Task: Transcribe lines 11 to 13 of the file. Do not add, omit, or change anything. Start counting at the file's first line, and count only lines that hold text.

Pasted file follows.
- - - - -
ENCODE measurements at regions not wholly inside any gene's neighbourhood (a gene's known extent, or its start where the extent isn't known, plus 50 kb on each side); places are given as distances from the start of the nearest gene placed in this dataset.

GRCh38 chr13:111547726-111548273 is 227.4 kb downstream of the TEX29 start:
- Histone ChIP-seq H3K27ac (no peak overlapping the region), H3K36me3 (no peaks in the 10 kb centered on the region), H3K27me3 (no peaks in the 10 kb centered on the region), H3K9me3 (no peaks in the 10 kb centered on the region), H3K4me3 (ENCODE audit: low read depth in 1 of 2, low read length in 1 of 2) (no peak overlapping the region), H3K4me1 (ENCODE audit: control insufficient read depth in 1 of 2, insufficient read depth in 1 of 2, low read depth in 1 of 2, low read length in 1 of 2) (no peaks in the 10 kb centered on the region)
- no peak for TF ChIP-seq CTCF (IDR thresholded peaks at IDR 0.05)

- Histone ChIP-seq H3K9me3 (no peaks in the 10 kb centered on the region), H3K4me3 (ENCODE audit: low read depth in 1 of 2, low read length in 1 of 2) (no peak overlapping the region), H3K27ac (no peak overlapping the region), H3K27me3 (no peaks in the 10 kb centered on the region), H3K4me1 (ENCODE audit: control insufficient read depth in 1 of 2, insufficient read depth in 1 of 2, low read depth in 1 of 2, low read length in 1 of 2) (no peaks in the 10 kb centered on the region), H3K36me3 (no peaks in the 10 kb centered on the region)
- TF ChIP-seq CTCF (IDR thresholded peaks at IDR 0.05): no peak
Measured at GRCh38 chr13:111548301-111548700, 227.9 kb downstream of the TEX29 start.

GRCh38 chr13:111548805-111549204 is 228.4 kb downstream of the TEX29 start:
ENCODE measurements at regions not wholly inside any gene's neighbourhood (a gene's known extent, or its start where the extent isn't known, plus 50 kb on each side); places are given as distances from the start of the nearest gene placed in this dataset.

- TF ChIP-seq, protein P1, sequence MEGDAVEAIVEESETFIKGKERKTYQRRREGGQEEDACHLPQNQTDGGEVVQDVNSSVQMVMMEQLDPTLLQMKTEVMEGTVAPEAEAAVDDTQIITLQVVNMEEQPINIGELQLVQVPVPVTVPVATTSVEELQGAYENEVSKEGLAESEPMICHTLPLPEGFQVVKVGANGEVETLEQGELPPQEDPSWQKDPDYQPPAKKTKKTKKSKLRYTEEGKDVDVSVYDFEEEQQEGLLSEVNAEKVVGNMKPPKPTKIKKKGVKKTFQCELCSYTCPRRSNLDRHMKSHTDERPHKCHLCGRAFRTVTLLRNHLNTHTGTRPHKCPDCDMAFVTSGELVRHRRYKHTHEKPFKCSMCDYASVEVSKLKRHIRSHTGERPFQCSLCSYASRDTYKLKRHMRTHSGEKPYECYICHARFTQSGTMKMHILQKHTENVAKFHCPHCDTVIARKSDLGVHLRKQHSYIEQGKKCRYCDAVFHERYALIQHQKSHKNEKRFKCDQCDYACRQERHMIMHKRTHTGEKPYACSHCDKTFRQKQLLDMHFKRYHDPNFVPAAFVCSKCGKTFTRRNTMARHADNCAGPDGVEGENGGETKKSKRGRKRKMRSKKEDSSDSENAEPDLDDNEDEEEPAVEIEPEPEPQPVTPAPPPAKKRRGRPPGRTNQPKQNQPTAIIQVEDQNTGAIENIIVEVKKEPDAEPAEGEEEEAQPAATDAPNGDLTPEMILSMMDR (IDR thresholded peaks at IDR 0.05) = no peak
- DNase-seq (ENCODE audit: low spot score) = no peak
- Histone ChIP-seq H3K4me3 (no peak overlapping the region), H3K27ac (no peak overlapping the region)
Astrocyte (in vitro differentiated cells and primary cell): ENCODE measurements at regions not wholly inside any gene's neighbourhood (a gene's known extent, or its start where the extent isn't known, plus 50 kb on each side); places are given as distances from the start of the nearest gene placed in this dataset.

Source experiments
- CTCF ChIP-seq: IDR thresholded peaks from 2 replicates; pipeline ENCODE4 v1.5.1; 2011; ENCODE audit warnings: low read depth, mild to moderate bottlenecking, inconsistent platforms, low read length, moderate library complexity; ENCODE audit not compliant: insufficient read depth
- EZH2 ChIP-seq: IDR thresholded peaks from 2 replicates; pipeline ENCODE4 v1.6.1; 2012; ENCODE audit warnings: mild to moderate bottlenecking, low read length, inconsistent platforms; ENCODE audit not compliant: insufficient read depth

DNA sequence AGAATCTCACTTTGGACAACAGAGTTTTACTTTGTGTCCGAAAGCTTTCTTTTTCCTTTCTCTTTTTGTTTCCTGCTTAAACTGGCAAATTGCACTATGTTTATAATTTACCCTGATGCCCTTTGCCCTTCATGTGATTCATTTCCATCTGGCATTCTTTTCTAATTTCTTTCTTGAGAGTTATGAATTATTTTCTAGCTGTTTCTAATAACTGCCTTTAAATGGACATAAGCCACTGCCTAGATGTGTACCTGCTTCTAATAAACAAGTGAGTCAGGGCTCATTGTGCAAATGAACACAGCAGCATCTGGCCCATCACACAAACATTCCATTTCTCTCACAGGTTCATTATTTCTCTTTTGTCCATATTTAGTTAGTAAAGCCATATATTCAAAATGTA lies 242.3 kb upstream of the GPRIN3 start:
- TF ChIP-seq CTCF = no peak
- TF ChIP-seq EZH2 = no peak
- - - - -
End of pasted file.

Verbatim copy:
- DNase-seq (ENCODE audit: low spot score) = no peak
- Histone ChIP-seq H3K4me3 (no peak overlapping the region), H3K27ac (no peak overlapping the region)
Astrocyte (in vitro differentiated cells and primary cell): ENCODE measurements at regions not wholly inside any gene's neighbourhood (a gene's known extent, or its start where the extent isn't known, plus 50 kb on each side); places are given as distances from the start of the nearest gene placed in this dataset.